My Digital Portfolio Project Planning.

Over the last year, I’ve been working on a committee in my school district to think about the role that digital portfolios can play in helping students to document their learning.  I LOVE that our district is committed to the idea of portfolios simply because they promote more reflective learners and help our schools to move from a culture of grading to a culture of feedback.

That’s kinda my jam.

The defining moment in my own thinking about digital portfolios came in December, when I listened to my buddy George Couros explain the difference between Learning Portfolios and Showcase Portfolios at Convergence — a meeting of the professional minds hosted by our district’s Media and Technology team.

According to George, Learning Portfolios are all about giving students chances to collect evidence of their own growth and progress as learners over time.  They aren’t about spotlighting perfection.  They are about promoting reflection.  Showcase Portfolios, on the other hand, are designed to give students spaces to spotlight their very best work.  Both types of portfolios have value to learners — but both serve very different purposes.

George went even further, arguing that blogging tools make for perfect homes for digital portfolios primarily because they allow users to house a Learning Portfolio and a Showcase Portfolio in the same space.  For George, the constantly updated stream of posts that stands at the center of a blog space is the Learning Portfolio.  It should house regular reflections — celebrations of progress made, plans for moving forward, evidence of current levels of mastery, questions for consideration.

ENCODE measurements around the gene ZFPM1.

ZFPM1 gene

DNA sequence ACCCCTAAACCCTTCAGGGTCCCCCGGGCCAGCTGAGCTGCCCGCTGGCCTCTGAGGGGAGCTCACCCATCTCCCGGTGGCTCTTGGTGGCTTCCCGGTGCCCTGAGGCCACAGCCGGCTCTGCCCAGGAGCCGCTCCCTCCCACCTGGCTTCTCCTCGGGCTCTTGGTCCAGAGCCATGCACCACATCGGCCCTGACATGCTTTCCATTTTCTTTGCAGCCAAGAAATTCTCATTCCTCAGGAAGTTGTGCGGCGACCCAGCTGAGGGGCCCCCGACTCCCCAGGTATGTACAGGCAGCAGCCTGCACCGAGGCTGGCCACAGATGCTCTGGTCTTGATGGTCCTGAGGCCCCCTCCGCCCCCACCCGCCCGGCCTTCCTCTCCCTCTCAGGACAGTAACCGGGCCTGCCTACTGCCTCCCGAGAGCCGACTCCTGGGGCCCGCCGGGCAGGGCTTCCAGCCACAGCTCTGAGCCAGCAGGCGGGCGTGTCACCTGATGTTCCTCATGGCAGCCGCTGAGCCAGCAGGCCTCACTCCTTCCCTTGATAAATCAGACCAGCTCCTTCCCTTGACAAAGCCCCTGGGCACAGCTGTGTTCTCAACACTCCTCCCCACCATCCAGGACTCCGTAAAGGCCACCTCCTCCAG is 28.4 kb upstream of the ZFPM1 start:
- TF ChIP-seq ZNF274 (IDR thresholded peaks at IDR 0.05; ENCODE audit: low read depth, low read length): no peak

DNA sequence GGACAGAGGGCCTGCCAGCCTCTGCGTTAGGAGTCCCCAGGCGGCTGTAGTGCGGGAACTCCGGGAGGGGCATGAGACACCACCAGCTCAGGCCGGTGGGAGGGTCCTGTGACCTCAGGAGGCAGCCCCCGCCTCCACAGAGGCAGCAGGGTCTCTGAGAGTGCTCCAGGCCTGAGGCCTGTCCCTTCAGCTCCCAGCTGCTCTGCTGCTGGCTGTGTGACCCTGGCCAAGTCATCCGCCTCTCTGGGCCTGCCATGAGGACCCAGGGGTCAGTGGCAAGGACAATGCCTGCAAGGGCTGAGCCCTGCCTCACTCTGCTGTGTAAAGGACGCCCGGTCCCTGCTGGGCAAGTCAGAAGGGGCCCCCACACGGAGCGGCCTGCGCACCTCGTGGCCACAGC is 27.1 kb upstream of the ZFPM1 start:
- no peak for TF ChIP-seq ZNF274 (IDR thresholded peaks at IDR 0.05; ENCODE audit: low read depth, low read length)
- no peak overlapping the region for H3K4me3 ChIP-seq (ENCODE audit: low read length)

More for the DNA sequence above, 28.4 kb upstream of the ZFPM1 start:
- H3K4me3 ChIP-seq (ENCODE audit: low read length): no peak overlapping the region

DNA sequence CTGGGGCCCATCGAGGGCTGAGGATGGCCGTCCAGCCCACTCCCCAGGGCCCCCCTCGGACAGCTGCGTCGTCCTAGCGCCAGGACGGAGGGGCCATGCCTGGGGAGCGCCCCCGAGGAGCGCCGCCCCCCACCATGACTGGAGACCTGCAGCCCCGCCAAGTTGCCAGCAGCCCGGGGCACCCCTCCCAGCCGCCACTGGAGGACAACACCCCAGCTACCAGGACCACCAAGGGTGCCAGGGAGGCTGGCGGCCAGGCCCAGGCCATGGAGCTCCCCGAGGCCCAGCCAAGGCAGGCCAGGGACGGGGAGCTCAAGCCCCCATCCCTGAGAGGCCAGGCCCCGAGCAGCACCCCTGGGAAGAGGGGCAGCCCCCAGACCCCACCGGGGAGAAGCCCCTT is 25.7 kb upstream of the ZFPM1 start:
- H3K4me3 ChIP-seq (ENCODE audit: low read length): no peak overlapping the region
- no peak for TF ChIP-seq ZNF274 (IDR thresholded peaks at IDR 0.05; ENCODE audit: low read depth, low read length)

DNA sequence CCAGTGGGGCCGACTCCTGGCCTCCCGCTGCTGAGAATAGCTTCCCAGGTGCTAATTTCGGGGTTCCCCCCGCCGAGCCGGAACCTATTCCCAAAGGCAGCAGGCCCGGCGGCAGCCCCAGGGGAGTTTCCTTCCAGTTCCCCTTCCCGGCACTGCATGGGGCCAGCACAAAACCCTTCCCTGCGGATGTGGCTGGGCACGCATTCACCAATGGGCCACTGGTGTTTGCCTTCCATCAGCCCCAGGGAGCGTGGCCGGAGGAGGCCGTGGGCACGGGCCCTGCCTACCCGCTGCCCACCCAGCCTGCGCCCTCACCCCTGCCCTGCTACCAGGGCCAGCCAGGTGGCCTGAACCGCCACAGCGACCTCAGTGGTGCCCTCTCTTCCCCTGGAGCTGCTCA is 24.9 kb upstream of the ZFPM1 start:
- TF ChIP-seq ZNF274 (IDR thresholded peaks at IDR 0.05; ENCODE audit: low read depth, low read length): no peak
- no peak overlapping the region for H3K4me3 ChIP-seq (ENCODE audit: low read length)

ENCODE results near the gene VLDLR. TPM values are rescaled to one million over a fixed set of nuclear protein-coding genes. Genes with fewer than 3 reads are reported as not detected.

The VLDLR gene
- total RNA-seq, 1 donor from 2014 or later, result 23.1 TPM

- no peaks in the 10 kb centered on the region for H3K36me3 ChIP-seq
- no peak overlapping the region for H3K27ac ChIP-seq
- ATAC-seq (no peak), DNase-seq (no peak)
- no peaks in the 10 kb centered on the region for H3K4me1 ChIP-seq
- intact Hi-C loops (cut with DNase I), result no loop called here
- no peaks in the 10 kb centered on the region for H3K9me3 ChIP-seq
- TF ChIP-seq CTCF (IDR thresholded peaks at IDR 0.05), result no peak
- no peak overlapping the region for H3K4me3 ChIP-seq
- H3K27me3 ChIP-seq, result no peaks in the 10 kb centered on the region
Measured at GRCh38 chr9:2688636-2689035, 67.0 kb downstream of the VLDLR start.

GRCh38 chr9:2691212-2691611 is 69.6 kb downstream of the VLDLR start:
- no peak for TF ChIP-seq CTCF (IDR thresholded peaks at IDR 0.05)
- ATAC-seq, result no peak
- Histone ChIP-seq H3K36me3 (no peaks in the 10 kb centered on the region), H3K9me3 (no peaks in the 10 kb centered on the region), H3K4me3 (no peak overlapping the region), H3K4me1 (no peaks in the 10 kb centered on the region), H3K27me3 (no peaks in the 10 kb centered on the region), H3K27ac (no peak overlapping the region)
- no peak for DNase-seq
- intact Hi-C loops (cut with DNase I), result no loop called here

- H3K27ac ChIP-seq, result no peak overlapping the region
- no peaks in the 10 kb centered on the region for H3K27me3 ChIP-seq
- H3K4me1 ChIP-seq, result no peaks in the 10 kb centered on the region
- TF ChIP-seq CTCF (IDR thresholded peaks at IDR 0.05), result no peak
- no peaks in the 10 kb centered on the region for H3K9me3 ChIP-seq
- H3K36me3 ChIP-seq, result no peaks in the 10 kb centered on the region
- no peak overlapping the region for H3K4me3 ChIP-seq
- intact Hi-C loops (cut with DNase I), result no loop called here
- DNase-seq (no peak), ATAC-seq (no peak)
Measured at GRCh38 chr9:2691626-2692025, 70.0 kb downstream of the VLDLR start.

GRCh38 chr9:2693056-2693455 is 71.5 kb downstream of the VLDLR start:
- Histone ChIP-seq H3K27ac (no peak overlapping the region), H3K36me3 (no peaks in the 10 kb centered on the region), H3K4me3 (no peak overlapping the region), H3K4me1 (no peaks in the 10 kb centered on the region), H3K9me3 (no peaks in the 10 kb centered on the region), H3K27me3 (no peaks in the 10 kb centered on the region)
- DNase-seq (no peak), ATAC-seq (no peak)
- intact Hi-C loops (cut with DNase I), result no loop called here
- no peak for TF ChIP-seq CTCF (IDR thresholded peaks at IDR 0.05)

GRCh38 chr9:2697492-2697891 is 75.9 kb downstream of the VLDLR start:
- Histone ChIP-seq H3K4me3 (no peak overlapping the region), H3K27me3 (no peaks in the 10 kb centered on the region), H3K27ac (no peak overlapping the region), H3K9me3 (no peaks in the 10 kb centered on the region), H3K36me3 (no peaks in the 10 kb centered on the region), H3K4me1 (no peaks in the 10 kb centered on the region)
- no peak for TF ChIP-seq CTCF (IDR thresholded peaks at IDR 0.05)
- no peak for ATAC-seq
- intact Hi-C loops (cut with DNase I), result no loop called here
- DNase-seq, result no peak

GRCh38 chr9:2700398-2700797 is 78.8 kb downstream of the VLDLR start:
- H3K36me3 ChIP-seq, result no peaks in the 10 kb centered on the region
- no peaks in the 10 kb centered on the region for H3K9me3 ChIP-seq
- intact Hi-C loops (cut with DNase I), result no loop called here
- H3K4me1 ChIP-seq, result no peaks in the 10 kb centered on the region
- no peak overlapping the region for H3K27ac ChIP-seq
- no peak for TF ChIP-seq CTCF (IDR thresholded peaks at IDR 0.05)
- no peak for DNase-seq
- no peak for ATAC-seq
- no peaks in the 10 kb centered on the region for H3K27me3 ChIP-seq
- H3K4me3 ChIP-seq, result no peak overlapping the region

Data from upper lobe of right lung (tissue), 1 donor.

Static pages on a blog — which are almost always found listed in a header under the Blog’s title — are perfect for housing Showcase Portfolios.  It is a place where kids can do deeper thinking around what they have actually mastered.  Students can link to their best evidence in their Showcase Portfolios — and can update the content on each page as they demonstrate additional mastery over time.

That’s BRILLIANT thinking, right?  

The truth is that encouraging students to keep a Learning Portfolio and a Showcase Portfolio promotes different kinds of reflective behaviors.  We DO want our kids to get into the habit of regular reflection on what they know in the moment.  And we DO want our kids to get into the habit of organizing their BEST evidence that they’ve mastered important outcomes.  Making those two different practices manageable starts when we use ONE tool that can create separate spaces in the the same digital home.

I’ve finally decided to take George’s advice and start a Digital Portfolio Pilot Project with my students.  Here’s what I’ve done so far:

I spent a ton of time creating a sample of a digital portfolio.